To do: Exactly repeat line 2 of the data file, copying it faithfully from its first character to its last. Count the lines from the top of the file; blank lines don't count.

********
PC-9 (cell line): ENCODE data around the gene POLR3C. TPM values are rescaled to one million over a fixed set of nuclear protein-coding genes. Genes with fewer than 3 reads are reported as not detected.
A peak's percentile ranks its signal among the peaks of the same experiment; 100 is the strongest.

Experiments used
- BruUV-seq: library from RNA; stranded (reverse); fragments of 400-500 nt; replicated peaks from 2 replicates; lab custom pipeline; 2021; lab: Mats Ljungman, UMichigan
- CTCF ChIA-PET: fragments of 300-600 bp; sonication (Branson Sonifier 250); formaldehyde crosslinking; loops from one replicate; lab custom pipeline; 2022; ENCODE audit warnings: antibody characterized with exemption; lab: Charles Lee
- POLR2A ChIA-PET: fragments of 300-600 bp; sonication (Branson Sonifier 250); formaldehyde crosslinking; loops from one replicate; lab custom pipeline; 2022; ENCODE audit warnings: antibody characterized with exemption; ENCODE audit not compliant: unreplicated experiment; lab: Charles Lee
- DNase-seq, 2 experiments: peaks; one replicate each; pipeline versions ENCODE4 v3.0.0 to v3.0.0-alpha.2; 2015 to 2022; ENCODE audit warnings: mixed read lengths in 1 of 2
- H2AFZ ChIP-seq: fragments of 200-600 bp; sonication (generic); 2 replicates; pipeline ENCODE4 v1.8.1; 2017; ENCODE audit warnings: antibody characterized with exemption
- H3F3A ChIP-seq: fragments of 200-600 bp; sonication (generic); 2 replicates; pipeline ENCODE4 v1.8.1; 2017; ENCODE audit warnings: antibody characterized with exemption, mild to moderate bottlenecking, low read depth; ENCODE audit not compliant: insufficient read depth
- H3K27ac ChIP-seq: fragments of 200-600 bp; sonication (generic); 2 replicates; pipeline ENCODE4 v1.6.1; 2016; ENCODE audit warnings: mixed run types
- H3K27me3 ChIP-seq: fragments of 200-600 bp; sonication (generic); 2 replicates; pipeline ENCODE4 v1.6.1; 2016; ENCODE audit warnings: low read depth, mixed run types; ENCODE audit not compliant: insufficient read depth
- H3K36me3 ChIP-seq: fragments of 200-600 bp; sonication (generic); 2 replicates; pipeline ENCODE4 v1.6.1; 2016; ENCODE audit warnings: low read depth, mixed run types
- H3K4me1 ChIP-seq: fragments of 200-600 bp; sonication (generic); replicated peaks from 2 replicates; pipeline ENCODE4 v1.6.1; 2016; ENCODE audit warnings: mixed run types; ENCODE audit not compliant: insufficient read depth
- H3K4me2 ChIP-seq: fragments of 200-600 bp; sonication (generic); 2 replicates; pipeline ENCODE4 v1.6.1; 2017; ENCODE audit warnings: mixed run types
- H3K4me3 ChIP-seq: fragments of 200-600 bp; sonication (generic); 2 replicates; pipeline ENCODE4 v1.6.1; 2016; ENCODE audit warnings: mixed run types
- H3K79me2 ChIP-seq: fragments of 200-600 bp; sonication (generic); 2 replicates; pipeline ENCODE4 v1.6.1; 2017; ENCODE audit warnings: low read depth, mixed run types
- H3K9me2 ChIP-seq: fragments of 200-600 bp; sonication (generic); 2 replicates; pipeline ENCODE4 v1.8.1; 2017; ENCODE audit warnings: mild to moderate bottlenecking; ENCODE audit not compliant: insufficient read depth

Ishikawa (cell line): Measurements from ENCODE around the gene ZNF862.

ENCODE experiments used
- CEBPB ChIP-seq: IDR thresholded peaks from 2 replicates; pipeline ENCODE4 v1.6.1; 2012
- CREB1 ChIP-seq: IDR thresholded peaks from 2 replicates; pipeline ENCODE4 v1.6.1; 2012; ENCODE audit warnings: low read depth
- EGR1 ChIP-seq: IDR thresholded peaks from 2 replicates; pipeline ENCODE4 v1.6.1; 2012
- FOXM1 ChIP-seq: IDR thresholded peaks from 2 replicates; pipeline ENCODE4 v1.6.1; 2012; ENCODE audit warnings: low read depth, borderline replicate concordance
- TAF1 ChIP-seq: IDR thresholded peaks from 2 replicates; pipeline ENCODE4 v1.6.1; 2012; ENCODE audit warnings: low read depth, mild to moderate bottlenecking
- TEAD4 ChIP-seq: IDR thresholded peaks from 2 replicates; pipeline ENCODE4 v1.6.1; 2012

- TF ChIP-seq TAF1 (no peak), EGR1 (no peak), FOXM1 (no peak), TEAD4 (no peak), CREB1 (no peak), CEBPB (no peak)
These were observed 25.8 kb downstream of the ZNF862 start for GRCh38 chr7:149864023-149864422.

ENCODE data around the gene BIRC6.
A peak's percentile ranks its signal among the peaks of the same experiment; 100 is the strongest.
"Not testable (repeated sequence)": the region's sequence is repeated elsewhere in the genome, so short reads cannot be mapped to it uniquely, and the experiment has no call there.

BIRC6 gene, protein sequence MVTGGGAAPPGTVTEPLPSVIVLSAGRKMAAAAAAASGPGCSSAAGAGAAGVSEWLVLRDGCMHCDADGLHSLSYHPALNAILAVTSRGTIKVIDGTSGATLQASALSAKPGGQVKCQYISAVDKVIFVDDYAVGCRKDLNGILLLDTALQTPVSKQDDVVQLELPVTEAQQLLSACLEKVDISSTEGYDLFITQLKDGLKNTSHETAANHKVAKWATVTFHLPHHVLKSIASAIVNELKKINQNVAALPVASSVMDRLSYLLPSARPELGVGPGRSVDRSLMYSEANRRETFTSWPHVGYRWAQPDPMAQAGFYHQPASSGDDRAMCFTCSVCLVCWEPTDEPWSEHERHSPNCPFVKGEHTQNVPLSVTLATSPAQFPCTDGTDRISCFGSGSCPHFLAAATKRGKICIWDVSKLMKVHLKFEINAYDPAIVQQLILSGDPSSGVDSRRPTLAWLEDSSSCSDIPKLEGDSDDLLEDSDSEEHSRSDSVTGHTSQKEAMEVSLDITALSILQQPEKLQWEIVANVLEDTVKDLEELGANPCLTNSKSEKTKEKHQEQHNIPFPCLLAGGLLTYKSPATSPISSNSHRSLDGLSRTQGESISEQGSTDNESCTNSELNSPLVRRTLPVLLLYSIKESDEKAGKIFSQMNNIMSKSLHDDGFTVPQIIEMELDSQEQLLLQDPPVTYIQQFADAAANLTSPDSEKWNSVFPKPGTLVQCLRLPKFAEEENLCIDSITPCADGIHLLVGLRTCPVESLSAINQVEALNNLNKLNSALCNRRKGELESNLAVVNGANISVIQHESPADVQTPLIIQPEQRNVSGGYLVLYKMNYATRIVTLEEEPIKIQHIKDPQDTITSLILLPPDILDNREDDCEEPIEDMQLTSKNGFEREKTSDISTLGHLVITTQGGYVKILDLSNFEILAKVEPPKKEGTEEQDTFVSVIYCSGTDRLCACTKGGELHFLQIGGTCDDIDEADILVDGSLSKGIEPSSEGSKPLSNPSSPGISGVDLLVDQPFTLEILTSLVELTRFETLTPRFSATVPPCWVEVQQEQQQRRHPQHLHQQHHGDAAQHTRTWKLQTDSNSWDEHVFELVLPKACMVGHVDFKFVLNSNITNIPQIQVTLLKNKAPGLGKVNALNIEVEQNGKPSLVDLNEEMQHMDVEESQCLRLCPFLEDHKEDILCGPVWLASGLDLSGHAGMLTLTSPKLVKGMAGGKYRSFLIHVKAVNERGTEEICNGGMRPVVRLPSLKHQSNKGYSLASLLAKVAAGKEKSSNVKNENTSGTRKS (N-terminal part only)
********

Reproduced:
A peak's percentile ranks its signal among the peaks of the same experiment; 100 is the strongest.